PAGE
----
“D(omi)n/(u)s Galfridus louterell me fieri fecit”
“Sir Geoffrey Luttrell had me made”
This inscription makes the Luttrell Psalter nearly unique. Psalters are usually carry inscrptions recording that it was made under the patronage of a bishop, abbot or royalty, or is inscribed by its clerical author. This Psalter was made under the patronage (and perhaps direction) of a local Lord, a knight. It was made by at least five different artists working over a period of years and in close association with the Luttrell family.
The contents include a calendar, a Gallican Psalter divided into three 50 psalm divisions (Irish style?), Canticles, a Litany, five collects, and the Office of the Dead (Sarem) in 309 folios. The calendar includes St Edmund, king & martyr, St Thomas Becket (2), St Augustine, St Wilfrid of York, St Hugh of Lincoln, Guthlac, Botuph, Frideswide, and Ordination of Pope Gregory. For book with so much East Anglian influence, the absence of St Æthelthryth (Etheldreda/Audrey) is puzzling. Brown mentions the obits of several later owners of the book, but she doesn’t mention records of the Luttrell family. This, along with the less skilled finishing off of the book, would support her belief that the manuscript was incomplete when Sir Geoffrey died on 23 May 1345, but if it was completed by his son, then why wasn’t his name recorded as an obit? Brown notes that this book would have been one of Geoffrey Luttrell’s many efforts to keep his memory alive and provide for his soul. While his chantry chapel in St Andrew’s church in Irnham, part of his primary Manoral estate, survives, the psalter is perhaps the best-preserved memorial to the Luttrell family. Most of his other embellishments in St Andrew’s church were destroyed during the Reformation.
To this day the graves of the Luttrell family remain in St Andrew’s church. Sir Geoffrey and his wife Agnes are buried in the chantry chapel, where the Easter sculpture of the open tomb was originally located, and the brass plaque denoting his son Sir Andrew Luttrell (in armor) in the main church floor. Brown shows us how much we can learn about the Luttrell family from the illustrations in the book. She notes that Sir Andrew may have had rather negative feelings about his father’s extravagant memorial plans. Sir Andrew died at age 77 after an active military life, having his first child in his old age by his second wife. In Sir Andrew’s will he ordered a subdued memorial service, nothing like his father’s elaborate provisions. Brown notes that Sir Andrew had lived through the Black Death and with his active military life may have made him view death with less piety than his father. He was deliberately not buried in the chapel with his parents but out in the nave with the congregation. The Great Famine, the Black Death and peasant’s revolt, and a long barren first marriage punctuated Sir Andrew’s life. Sir Andrew’s grave out among the people makes him one of them.
The Luttrell Psalter is famous for its depictions of everyday life. Sir Geoffrey was proud of his estates and there are a few innovations like a watermill that are known to be on Luttrell estates which are carefully depicted in the Psalter. The Luttrell family is depicted in full along with their servants in a banquet scene. Sir Geoffrey was also a Lancasterian supporter, and this is depicted in discrete ways.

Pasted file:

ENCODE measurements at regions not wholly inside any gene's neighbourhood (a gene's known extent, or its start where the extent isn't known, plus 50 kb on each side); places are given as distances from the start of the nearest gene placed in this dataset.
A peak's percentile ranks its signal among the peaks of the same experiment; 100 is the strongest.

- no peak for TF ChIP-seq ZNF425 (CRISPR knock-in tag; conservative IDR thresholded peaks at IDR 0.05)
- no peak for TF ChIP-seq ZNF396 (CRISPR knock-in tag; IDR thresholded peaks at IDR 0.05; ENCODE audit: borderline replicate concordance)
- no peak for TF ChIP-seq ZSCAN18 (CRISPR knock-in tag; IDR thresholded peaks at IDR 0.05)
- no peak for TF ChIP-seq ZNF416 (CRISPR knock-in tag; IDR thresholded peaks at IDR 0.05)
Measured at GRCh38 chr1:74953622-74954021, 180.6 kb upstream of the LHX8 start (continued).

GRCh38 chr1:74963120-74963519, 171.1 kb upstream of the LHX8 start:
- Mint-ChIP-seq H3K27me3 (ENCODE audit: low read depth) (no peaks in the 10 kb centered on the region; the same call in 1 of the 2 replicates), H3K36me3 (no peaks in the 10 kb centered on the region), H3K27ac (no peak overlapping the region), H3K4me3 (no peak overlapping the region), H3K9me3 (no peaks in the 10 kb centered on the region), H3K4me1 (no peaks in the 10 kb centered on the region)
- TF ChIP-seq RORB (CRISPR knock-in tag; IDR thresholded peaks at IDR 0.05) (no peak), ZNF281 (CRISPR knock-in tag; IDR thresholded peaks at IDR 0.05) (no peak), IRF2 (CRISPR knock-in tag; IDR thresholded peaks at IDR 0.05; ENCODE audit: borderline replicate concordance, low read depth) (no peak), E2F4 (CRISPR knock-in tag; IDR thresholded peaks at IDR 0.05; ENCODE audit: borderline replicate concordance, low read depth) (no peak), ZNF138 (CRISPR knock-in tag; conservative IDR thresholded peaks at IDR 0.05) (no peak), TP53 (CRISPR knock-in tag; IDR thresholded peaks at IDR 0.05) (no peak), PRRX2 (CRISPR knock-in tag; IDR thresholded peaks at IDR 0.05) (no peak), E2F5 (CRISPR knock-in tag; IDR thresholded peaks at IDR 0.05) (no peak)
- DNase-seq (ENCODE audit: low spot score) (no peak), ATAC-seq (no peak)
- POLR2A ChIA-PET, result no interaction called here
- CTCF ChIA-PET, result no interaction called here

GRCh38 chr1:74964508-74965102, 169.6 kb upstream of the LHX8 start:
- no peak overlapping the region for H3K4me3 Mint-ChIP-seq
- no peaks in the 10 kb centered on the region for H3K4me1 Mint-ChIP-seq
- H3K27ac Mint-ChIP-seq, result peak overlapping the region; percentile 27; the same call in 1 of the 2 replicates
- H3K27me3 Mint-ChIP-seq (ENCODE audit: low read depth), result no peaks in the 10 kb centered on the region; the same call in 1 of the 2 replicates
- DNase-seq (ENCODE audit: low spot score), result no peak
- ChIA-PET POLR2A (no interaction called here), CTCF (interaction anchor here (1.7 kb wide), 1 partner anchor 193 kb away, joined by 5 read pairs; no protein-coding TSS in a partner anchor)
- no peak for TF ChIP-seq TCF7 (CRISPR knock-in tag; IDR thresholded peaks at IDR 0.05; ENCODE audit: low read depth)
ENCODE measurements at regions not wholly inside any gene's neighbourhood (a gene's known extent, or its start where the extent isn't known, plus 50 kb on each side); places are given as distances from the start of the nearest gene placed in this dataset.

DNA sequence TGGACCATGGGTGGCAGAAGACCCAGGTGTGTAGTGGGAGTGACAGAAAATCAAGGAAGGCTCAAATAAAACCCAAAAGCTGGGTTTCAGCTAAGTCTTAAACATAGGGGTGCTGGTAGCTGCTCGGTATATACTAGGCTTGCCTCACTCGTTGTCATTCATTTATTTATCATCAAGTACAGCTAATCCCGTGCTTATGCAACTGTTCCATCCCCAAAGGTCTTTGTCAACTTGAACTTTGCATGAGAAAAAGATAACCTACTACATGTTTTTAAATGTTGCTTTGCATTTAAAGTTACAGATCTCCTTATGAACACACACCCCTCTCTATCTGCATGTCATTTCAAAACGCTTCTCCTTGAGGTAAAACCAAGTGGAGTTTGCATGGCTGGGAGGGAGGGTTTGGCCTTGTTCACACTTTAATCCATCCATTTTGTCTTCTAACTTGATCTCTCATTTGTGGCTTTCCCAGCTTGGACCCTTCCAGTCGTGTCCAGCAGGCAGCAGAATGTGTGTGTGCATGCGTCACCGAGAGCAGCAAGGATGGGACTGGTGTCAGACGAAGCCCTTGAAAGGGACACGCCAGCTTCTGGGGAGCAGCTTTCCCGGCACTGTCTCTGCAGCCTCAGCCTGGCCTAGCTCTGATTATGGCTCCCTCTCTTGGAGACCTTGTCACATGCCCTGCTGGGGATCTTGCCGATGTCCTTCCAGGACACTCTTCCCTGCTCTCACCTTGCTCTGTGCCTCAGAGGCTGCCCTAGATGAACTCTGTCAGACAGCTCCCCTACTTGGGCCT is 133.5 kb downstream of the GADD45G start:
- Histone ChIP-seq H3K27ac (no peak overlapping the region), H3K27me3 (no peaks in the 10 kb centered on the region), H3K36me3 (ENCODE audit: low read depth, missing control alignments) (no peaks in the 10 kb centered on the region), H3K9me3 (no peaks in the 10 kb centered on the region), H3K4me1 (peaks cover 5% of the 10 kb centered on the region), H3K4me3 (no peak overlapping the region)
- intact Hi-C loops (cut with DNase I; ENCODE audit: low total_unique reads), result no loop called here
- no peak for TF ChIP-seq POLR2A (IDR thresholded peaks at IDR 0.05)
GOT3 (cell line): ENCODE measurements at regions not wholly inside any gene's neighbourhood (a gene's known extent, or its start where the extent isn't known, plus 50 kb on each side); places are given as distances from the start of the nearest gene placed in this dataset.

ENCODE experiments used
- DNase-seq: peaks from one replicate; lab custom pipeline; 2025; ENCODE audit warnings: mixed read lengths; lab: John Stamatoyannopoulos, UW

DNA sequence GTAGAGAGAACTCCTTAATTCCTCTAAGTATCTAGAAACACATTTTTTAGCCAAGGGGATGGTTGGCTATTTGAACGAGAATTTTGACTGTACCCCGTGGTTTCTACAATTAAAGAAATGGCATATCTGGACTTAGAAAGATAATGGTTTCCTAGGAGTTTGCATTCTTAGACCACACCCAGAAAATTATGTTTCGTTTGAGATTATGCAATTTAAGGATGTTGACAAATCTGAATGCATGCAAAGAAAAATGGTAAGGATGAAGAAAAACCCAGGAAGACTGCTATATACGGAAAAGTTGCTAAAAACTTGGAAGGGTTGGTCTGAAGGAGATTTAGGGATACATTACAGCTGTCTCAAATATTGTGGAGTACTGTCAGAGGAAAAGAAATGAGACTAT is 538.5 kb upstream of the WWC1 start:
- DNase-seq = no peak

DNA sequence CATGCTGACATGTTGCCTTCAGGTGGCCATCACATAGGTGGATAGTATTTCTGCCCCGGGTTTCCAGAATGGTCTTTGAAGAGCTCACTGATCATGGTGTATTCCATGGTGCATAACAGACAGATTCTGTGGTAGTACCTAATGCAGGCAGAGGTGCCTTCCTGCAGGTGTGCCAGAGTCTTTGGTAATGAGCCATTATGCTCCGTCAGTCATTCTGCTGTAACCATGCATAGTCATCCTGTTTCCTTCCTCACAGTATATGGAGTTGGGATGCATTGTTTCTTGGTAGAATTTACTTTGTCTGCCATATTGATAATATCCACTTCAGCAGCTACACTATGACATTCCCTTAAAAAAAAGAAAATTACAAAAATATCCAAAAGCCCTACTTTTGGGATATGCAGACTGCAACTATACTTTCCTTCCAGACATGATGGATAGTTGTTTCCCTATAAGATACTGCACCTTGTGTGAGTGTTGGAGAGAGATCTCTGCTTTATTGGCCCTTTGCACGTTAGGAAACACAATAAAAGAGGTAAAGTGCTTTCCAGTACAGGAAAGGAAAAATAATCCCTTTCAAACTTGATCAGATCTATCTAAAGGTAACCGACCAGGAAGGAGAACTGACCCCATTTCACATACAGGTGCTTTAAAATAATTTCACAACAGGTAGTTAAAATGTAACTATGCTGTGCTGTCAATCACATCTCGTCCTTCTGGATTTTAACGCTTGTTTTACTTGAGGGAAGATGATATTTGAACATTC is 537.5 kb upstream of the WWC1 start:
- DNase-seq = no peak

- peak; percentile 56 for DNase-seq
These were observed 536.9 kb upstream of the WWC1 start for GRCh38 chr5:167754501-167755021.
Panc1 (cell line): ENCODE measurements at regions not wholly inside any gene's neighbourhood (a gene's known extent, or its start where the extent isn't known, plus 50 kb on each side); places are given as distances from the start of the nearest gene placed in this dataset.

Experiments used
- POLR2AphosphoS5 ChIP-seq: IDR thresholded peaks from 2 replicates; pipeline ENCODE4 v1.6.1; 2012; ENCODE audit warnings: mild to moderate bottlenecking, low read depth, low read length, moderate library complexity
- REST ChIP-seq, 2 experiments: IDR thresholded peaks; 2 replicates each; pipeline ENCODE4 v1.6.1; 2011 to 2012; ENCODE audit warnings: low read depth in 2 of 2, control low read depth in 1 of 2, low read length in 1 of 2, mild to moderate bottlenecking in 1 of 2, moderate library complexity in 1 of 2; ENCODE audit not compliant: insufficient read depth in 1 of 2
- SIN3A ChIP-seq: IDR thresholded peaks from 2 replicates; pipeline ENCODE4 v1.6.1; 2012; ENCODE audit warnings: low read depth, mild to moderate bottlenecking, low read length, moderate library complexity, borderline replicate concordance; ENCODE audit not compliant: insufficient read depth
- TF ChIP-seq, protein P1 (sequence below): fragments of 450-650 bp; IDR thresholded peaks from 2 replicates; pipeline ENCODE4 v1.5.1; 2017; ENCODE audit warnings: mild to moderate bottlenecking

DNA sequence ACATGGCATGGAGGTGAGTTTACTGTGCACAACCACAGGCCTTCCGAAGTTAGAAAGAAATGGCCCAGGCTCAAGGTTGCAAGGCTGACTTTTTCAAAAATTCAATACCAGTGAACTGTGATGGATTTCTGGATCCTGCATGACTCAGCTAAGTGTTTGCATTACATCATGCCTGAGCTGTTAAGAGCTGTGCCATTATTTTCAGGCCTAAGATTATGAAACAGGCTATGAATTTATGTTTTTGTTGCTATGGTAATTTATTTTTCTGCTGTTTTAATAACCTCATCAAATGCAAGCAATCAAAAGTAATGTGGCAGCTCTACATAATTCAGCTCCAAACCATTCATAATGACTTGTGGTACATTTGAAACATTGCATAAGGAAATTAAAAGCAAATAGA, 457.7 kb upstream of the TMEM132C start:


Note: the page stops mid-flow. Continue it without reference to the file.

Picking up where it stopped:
Psalm 109 (110) illustration scheme is particularly striking – ‘The Lord says to my Lord, ‘Sit at my right hand until I make your enemies as your footstool’. This psalm is prefaced by a large illustration of Sir Geoffrey (or his son Sir Andrew?) in his armor aboard his warhorse being handed his helmet by his wife and his shield by his daughter-in-law. Heraldry of the Luttrells and his wife and daughter-in-law are prominent, signifying the close relationship between the three families. Brown interprets the illuminated initial opening the psalm as King Edward enthroned next to Christ, and Sir Geoffrey (or his son) answering his king’s call – ‘your troops will be willing on the day of battle. Arrayed in holy majesty, from the womb of the dawn you will receive the dew of your youth.’
There are biblical and saintly illustrations scattered throughout the book. There are illustrations of the Virgin and Child, the Last Supper, the Crucifixion. Although it lacks an Hours of Mary, Brown notes that there are illustrations of her life scattered about. The martyrdoms of Thomas Becket, St Andrew the Apostle, and Thomas of Lancaster (who was being promoted for sainthood at the time) were all included. Note the family’s endowed parish church was dedicated to St Andrew, also reflected in the use of the name Andrew in several Luttrell generations. The Luttrell Psalter is also known for its grotesques that are supposed to scare but look more fanciful to me. Some remind me of something out of Alice in Wonderland.
Michelle P. Brown, former Curator of Illuminated Manuscripts of The British Library, does a good job of fleshing out the world of the Luttrell Psalter. She has done an excellent job of showing how the Luttrell family shaped their Psalter in ways that were innovative for the laity at the time. She reminds us how important is to know the context of a manuscript!
Here is the Turning pages version of the Luttrell Psalter at The British Museum (broadband only).